Brazil’s Temer joins centrist party to form new coalition

Image copyright Getty Images Image caption Embattled president Temer has joined the Brazilian Democratic Movement Party Embattled Brazilian President Michel Temer has joined the centrist Brazilian Democratic Movement Party (PMDB), the party he had…

Brazil's Temer joins centrist party to form new coalition


Image copyright Getty Images Image caption Embattled president Temer has joined the Brazilian Democratic Movement Party

Embattled Brazilian President Michel Temer has joined the centrist Brazilian Democratic Movement Party (PMDB), the party he had previously been a member of.

Former PMDB leader Eduardo Cunha had been the party’s patron, and triggered Mr Temer’s ousting in March after being accused of corruption.

The PMDB has remained in opposition under the current president.

Mr Temer has been dogged by corruption allegations, which he denies.

The country’s current coalition of parties has remained in power following the impeachment of former President Dilma Rousseff in August 2016.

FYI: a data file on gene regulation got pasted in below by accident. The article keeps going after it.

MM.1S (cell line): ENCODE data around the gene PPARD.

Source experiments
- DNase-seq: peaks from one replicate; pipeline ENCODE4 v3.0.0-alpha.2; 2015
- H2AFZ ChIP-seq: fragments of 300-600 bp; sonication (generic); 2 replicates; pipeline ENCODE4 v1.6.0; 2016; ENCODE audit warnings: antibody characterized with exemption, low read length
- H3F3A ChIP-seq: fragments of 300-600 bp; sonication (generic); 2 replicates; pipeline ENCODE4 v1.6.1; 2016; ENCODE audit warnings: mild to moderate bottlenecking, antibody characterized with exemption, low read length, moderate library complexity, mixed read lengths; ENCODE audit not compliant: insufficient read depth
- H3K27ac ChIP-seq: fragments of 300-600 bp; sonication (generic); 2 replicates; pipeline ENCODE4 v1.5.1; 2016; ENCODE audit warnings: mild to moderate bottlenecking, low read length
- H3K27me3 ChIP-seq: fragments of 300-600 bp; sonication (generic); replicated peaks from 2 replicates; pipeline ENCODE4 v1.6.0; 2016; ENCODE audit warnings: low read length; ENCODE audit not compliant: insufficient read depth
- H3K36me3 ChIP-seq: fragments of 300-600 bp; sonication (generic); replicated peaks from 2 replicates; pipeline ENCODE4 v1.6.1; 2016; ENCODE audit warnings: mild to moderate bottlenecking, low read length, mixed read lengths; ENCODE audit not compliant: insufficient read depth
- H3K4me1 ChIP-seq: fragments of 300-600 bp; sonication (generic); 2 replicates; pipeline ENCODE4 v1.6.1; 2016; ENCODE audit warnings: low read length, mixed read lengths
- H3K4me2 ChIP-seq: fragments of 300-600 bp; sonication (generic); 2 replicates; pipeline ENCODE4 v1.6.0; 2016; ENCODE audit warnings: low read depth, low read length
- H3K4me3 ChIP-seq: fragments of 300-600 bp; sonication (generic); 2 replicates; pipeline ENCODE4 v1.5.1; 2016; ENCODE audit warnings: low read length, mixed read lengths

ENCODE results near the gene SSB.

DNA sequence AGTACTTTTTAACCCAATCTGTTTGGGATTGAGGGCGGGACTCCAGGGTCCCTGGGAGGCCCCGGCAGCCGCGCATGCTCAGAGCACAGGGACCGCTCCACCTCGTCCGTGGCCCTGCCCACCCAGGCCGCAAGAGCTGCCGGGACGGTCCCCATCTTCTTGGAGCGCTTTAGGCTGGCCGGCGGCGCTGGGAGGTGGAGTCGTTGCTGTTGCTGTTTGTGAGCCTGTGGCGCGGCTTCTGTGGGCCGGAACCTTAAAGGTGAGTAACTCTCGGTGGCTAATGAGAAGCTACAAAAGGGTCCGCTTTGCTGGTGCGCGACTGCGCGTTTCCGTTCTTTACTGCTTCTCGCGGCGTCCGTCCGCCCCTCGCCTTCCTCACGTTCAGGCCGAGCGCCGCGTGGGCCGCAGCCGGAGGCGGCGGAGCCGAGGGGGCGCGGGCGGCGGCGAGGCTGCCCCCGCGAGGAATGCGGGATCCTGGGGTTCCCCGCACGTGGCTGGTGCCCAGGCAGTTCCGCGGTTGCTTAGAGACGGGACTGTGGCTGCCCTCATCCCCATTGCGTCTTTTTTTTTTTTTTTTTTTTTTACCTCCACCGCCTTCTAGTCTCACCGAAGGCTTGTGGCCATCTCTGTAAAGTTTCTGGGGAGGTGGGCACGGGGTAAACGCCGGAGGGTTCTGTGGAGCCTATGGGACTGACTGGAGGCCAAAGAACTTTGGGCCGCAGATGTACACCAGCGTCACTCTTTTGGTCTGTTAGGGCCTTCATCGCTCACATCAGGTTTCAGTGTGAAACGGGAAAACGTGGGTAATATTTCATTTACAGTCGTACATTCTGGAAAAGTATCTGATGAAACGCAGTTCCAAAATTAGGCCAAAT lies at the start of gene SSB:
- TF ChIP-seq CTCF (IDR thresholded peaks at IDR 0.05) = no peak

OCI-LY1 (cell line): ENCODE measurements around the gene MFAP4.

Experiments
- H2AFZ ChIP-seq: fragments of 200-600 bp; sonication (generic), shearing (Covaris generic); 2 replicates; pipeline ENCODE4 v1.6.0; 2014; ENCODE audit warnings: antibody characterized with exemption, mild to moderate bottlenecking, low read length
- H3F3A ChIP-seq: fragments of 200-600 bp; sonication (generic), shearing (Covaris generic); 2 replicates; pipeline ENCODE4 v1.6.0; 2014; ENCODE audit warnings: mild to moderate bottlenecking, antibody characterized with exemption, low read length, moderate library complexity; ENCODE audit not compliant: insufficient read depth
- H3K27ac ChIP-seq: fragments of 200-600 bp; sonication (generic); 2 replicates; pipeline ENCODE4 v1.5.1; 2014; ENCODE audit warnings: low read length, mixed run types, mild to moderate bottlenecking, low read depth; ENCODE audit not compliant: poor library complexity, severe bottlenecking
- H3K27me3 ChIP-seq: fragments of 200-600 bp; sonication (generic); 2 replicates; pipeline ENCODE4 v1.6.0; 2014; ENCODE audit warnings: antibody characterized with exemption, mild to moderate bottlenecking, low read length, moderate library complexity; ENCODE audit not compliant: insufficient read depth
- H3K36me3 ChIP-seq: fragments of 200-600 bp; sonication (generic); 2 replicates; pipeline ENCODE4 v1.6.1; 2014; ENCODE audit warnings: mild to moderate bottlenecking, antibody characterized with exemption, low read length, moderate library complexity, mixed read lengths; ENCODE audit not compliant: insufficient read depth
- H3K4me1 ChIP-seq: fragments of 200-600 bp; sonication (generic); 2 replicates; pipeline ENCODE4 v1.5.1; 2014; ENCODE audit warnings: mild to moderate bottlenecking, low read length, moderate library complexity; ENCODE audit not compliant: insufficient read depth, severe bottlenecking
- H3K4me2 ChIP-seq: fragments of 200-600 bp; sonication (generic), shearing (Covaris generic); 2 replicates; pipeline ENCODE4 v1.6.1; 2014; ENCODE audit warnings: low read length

Having decided to give up on the right-wing Brazilian Social Democracy Party (PSDB), the president will reportedly now be able to form a new ruling alliance with the PMDB.

Mr Temer will have the prime minister’s job as well as the deputy president role, with the PMDB leader Stanislas Mocinio announcing the appointment.

Image copyright Reuters Image caption Many had criticised the PMDB for remaining in opposition

“President Temer is now able to take the right path, and not to become a puppet of Cunha,” Mr Mocinio said.

Mr Temer initially refused to resign after Mr Cunha became Brazil’s first sitting president to be impeached since 1879.

However, the government could not push through the proposed pension reform, which has been criticised as a central plank of the Brazilian president’s recovery plan, so he was ousted by the senate, which is planning to hold an impeachment trial on 5 August.

Mr Temer is due to be re-elected in 2018, although opinion polls suggest a record low of 25% of Brazilians would vote for him.

Voters see Mr Temer’s governing coalition as a combination of parties like those which controlled power under Brazil’s leftist Workers’ Party administration which came to power in 2003.

The PMDB, in contrast, represents a traditional right-wing party.

Mr Temer’s pick for his deputy, Rui Falcao, is the fourth leader of Brazil’s Supreme Court to be put in charge of the country’s presidency.

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